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Richard v. Regional School Unit 57

United States Court of Appeals, First Circuit

August 21, 2018

CHARLENE RICHARD, Plaintiff, Appellant,
v.
REGIONAL SCHOOL UNIT 57, Defendant, Appellee.

          APPEAL FROM THE UNITED STATES DISTRICT COURT FOR THE DISTRICT OF MAINE [Hon. John A. Woodcock, Jr., U.S. District Judge]

          Richard L. O'Meara, with whom Stacey D. Neumann and Murray, Plumb & Murray were on brief, for appellant.

          Jeana M. McCormick, with whom Melissa A. Hewey and Drummond Woodsum were on brief, for appellee.

          Before Torruella, Lynch, and Kayatta, Circuit Judges.

          KAYATTA, Circuit Judge.

         Charlene Richard, formerly a kindergarten teacher at Waterboro Elementary School, sued Regional School Unit 57 ("RSU 57"), claiming that by retaliating against her for her advocacy on behalf of students with disabilities, it violated the Americans With Disabilities Act, Rehabilitation Act, Maine Human Rights Act, and Maine Whistleblower Protection Act. After a five-day bench trial and post-trial briefing, the district court largely credited Richard's version of events, but nevertheless found that she had not met her burden of proving that the adverse actions she suffered came as a result of her advocacy. Accordingly, the district court entered judgment for RSU 57. Seeing no clear error in the district court's well-explained findings, we affirm.

         I.

         In 2006, Charlene Richard began teaching full-time at Waterboro Elementary School. Prior to the conclusion of the 2013-14 school year, Richard received positive reviews of her teaching. She had no complaints from parents, colleagues, or the school, and had no reprimands on her employment record. In short -- as the district court found -- her record was exemplary.

         Richard usually had a few special education students assigned to her classroom each year. When she was assigned such a student, her practice was to review the student's Individualized Education Plan ("IEP") and contact the student's parents. In addition to managing students who already had IEPs, Richard was often in a position to determine whether other students had potential learning disabilities warranting referral to appropriate professionals for intervention.

         In the relevant time period, special education in RSU 57 worked as follows: Students in need of special education fell into three categories: (1) those previously identified as qualifying for special education, (2) those not previously identified as qualifying but suspected of qualifying through testing, and (3) those not previously identified as in need of special education or suspected of qualifying via testing, but subsequently identified as potentially in need of special education. Though RSU 57 relied upon teachers to identify students in need of assistance, it encouraged those teachers, prior to referring a student to the IEP team, to use a process called "Response to Intervention" ("RTI"). RTI is a four-tiered process involving escalating support for students potentially in need of special education, the goal of which is to help a student without formally labeling him or her as disabled and creating an IEP. However, parents have a legal right to refer their children to the IEP team at any time and avoid the RTI process entirely.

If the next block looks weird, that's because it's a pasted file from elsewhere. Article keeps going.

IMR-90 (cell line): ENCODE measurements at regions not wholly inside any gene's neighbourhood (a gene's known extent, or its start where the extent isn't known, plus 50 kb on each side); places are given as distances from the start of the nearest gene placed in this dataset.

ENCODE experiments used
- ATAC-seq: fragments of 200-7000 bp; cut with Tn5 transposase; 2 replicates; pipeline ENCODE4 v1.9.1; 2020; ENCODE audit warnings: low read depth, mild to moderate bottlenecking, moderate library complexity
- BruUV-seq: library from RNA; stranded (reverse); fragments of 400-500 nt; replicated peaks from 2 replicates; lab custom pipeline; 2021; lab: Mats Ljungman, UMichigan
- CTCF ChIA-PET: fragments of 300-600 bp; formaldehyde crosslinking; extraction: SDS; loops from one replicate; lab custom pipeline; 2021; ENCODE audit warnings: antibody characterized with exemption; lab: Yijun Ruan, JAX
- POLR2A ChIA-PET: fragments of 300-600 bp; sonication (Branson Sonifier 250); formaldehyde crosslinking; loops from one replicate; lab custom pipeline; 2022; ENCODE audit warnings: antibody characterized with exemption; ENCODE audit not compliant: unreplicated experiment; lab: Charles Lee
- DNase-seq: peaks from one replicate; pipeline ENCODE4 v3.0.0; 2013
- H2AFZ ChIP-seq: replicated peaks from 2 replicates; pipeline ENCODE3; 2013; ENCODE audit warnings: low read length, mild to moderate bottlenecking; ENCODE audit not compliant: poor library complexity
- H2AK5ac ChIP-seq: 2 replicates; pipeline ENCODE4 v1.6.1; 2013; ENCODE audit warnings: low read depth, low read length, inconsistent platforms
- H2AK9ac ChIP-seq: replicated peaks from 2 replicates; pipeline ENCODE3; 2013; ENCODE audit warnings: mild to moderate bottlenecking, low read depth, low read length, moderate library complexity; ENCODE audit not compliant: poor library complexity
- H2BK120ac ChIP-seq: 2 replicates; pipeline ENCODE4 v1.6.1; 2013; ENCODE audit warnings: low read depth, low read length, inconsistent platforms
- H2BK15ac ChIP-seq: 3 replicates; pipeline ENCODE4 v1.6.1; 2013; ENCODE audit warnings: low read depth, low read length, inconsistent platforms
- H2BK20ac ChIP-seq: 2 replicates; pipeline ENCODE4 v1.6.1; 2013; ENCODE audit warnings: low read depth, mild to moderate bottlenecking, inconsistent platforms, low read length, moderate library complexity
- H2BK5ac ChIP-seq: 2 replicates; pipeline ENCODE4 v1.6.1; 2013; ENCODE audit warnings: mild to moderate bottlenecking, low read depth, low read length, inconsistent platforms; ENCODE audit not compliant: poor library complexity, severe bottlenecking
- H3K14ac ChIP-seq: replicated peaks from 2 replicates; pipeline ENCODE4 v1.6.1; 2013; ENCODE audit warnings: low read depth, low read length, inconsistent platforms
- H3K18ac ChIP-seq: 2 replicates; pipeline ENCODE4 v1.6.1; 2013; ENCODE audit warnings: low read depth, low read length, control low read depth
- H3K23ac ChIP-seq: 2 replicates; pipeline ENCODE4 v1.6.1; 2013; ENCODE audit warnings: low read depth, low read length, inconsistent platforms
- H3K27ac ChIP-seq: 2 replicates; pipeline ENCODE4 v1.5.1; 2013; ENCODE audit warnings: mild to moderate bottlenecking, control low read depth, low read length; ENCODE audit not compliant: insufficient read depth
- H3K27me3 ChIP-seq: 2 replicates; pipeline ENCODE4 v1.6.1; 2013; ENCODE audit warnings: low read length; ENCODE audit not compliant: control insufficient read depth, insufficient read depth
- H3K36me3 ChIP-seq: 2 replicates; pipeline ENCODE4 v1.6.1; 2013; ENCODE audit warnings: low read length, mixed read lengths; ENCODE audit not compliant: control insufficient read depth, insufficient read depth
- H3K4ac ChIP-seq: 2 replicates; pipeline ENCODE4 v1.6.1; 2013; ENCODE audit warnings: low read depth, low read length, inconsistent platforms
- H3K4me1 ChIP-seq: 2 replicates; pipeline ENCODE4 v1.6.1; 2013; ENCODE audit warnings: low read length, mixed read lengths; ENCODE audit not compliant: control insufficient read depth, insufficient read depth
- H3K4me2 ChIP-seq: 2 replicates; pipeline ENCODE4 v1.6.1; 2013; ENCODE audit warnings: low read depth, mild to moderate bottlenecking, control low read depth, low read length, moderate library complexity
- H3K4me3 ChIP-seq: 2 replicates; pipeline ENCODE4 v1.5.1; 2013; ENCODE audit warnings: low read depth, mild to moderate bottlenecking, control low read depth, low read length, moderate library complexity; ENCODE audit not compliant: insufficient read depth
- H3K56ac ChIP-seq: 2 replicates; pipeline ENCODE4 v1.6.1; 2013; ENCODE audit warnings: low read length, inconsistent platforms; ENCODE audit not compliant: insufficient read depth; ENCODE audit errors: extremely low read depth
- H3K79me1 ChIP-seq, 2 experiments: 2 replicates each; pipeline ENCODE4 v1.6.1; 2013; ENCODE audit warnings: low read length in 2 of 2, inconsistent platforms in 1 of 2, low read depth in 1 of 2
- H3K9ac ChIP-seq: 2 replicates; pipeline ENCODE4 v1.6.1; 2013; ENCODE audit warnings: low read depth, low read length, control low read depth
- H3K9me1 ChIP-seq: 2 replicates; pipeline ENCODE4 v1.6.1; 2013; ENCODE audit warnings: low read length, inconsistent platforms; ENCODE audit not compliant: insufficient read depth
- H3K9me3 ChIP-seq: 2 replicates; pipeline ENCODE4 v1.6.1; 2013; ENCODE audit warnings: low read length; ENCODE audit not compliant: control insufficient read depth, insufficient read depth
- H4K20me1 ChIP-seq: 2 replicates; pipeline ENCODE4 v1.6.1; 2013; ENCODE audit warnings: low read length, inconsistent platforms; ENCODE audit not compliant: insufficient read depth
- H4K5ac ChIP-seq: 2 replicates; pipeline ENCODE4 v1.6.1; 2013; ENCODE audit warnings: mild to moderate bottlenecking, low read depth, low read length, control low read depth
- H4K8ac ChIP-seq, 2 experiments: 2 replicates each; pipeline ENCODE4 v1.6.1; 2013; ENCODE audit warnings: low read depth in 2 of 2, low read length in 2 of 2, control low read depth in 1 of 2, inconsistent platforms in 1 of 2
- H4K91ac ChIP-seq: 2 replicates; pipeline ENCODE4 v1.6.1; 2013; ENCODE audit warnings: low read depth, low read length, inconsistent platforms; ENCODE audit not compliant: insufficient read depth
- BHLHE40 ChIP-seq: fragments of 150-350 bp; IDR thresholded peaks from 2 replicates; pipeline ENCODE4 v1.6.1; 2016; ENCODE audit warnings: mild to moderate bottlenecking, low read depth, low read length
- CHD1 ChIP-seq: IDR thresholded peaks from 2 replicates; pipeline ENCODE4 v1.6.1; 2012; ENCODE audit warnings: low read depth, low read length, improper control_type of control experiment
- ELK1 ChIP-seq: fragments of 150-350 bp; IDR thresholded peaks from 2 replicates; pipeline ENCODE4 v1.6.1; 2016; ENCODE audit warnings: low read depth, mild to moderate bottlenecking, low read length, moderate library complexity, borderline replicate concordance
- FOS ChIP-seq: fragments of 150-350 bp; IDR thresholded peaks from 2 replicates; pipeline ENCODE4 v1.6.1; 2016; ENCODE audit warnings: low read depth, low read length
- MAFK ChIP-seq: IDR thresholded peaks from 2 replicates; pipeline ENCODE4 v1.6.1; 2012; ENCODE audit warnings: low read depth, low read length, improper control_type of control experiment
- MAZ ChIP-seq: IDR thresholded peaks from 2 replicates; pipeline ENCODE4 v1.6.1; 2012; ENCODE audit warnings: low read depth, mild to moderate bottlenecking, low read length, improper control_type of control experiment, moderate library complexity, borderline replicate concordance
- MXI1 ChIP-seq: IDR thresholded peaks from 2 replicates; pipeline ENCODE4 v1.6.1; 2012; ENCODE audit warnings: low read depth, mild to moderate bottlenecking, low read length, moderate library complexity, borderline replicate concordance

Issues concerning Richard's interaction with the special education system arose in 2012, when she expressed concern that a student in her class may have been in need of special education. The student was ultimately diagnosed with autism and placed in a special program. Then, in March 2014, a student known as K.M. transferred to Waterboro Elementary School ("WES") and joined Richard's class. Richard had received no information about this student and was not able to contact his parents, but noted various disturbing behaviors. When she contacted K.M.'s teacher from his prior school, she learned that K.M. had issues there as well, and was being fast-tracked into RTI tier three prior to his transfer. When Richard sought help from the WES administration, the administration only offered the prospect of buzzing the principal's office if K.M. became violent.